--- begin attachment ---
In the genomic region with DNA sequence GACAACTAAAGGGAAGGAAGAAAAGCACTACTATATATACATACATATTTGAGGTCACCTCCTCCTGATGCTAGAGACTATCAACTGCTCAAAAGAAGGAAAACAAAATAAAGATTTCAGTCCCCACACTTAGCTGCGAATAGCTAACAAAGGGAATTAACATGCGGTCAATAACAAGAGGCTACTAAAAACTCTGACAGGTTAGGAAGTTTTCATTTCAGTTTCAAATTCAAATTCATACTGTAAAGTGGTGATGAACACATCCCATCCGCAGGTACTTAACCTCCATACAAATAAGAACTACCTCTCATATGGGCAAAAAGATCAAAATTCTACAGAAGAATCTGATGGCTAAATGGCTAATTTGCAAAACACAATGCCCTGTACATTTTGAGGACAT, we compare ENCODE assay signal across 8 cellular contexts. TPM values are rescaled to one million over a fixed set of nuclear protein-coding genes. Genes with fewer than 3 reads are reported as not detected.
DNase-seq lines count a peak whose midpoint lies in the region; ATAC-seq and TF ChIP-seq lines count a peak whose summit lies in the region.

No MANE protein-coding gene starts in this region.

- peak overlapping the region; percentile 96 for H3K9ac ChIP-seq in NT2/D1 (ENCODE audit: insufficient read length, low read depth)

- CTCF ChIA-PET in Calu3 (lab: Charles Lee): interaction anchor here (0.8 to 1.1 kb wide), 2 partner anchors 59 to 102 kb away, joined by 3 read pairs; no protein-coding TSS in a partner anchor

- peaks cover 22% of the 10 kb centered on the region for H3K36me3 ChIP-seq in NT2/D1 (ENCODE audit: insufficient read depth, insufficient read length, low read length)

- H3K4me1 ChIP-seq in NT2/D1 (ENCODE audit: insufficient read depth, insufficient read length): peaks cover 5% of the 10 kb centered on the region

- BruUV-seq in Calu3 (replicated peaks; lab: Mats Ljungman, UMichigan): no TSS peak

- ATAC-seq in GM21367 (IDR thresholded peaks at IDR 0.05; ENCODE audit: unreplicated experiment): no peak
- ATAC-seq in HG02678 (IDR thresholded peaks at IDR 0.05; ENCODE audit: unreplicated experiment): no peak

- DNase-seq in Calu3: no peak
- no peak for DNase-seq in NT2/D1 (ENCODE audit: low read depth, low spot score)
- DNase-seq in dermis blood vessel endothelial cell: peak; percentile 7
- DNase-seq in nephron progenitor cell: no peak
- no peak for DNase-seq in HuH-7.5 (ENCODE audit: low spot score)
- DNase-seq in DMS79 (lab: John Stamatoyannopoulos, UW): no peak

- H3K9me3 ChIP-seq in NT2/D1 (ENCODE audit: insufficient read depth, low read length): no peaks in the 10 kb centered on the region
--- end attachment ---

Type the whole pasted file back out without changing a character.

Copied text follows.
In the genomic region with DNA sequence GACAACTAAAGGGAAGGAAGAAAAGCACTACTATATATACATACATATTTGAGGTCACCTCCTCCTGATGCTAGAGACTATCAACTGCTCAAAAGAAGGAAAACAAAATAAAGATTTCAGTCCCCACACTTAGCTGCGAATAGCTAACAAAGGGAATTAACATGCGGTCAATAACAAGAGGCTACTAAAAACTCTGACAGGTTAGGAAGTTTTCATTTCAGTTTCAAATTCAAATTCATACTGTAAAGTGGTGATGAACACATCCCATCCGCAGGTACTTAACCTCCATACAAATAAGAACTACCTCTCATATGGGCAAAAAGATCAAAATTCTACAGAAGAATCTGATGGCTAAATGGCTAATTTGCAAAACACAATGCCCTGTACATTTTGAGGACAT, we compare ENCODE assay signal across 8 cellular contexts. TPM values are rescaled to one million over a fixed set of nuclear protein-coding genes. Genes with fewer than 3 reads are reported as not detected.
DNase-seq lines count a peak whose midpoint lies in the region; ATAC-seq and TF ChIP-seq lines count a peak whose summit lies in the region.

No MANE protein-coding gene starts in this region.

- peak overlapping the region; percentile 96 for H3K9ac ChIP-seq in NT2/D1 (ENCODE audit: insufficient read length, low read depth)

- CTCF ChIA-PET in Calu3 (lab: Charles Lee): interaction anchor here (0.8 to 1.1 kb wide), 2 partner anchors 59 to 102 kb away, joined by 3 read pairs; no protein-coding TSS in a partner anchor

- peaks cover 22% of the 10 kb centered on the region for H3K36me3 ChIP-seq in NT2/D1 (ENCODE audit: insufficient read depth, insufficient read length, low read length)

- H3K4me1 ChIP-seq in NT2/D1 (ENCODE audit: insufficient read depth, insufficient read length): peaks cover 5% of the 10 kb centered on the region

- BruUV-seq in Calu3 (replicated peaks; lab: Mats Ljungman, UMichigan): no TSS peak

- ATAC-seq in GM21367 (IDR thresholded peaks at IDR 0.05; ENCODE audit: unreplicated experiment): no peak
- ATAC-seq in HG02678 (IDR thresholded peaks at IDR 0.05; ENCODE audit: unreplicated experiment): no peak

- DNase-seq in Calu3: no peak
- no peak for DNase-seq in NT2/D1 (ENCODE audit: low read depth, low spot score)
- DNase-seq in dermis blood vessel endothelial cell: peak; percentile 7
- DNase-seq in nephron progenitor cell: no peak
- no peak for DNase-seq in HuH-7.5 (ENCODE audit: low spot score)
- DNase-seq in DMS79 (lab: John Stamatoyannopoulos, UW): no peak

- H3K9me3 ChIP-seq in NT2/D1 (ENCODE audit: insufficient read depth, low read length): no peaks in the 10 kb centered on the region